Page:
|Rodriguez, Flor - UW MADISON|
Submitted to: Systematic Botany
Publication Type: Peer Reviewed Journal
Publication Acceptance Date: December 1, 2008
Publication Date: February 5, 2009
Citation: Rodriguez, F., Spooner, D.M. 2009. Nitrate Reductase Phylogeny of Potato (Solanum sect. Petota) Genomes with Emphasis on the Origins of the Polyploid Species. Systematic Botany. 34:207-219. Interpretive Summary: There are about 190 species of wild potatoes. An understanding of their interrelationships aids breeders and genebank managers, but an understanding of these interrelationships presently is known mainly from a limited number of sources. Namely, most data comes from morphology (the outward appearance of the plant) and molecular data from plant organelles called plastids. This study uses another data source, DNA from the nucleus of the plant, to compare to these other data sets, through a gene region technically called nitrate reductase. This nuclear gene region is particularly useful because it is able to better show relationships of the polyploid species (species having more than one set of chromosomes). The results largely support the plastid DNA results but with some minor differences. However, they are particularly useful in showing origins of the polyploids from different sets of unrelated diploid species. These results will aid breeders in understanding the genetic composition of these polyploid species.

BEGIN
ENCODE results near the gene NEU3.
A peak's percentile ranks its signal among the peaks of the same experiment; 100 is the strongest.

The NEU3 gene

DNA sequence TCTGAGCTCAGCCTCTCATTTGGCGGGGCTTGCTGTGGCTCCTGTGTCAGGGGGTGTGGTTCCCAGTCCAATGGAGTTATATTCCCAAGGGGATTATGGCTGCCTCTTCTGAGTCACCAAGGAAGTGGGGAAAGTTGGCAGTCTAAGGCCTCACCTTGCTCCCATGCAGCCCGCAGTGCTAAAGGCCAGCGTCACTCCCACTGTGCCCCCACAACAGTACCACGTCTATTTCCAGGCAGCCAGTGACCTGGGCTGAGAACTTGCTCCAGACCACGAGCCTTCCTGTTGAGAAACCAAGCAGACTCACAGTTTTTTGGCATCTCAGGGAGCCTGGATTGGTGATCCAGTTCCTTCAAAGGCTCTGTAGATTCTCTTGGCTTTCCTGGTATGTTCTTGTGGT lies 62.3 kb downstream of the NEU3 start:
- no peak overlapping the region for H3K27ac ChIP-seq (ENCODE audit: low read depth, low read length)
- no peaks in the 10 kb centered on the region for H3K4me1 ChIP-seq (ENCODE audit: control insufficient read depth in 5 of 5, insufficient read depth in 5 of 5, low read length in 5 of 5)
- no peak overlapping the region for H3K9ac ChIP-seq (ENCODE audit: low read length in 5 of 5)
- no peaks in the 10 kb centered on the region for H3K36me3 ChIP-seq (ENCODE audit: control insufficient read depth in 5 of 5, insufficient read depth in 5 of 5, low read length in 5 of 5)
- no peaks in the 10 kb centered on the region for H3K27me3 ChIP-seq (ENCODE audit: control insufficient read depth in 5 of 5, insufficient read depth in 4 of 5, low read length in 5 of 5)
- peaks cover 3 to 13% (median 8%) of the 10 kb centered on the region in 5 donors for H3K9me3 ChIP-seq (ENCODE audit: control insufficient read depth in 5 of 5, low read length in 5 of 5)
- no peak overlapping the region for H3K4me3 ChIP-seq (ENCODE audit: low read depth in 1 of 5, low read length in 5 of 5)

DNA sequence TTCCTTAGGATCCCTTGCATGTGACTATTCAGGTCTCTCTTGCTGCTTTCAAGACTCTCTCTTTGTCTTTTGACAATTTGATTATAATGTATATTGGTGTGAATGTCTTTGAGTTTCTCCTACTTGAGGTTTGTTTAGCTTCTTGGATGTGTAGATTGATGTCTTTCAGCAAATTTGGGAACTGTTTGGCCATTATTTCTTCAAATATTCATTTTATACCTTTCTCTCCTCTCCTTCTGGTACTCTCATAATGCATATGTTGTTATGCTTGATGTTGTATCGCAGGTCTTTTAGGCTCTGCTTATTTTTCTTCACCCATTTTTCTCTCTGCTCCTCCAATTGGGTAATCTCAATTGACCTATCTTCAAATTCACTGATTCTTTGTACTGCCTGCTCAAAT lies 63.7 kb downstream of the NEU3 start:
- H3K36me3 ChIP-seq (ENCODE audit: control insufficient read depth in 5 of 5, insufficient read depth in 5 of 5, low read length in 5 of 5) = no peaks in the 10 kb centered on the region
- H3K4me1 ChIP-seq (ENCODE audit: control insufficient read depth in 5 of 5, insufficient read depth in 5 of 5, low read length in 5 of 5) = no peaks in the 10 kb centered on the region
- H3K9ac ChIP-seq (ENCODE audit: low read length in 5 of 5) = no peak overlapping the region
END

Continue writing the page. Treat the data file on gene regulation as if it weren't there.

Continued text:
Technical Abstract: Solanum section Petota is taxonomically difficult, partly because of interspecific hybridization at both the diploid and polyploid levels. There is much disagreement regarding species boundaries and affiliation of species to series. Elucidating the phylogenetic relationships within the polyploids is crucial for an effective taxonomic treatment of the section and for the utilization of wild potato germplasm in breeding programs. We here infer relationships among the potato diploids and polyploids using nitrate reductase (NIA) sequence data in comparison to prior plastid phylogenies and: 1) infer genomes within section Petota, 2) show species in the polyploid series Conicibaccata, Longipedicellata, and in the Iopetalum group to be derived from allopolyploidization, 3) support an earlier hypothesis by confirming S. verrucosum as the maternal genome donor for the polyploid species S. demissum and species in the Iopetalum Group, 4) demonstrate that S. verrucosum is the maternal genome donor for species in ser. Longipedicellata, 5) support S. acaule as a segmental allotetraploid, and 6) show the North and Central American B genome species to be well distinguished from the A genome species of South America.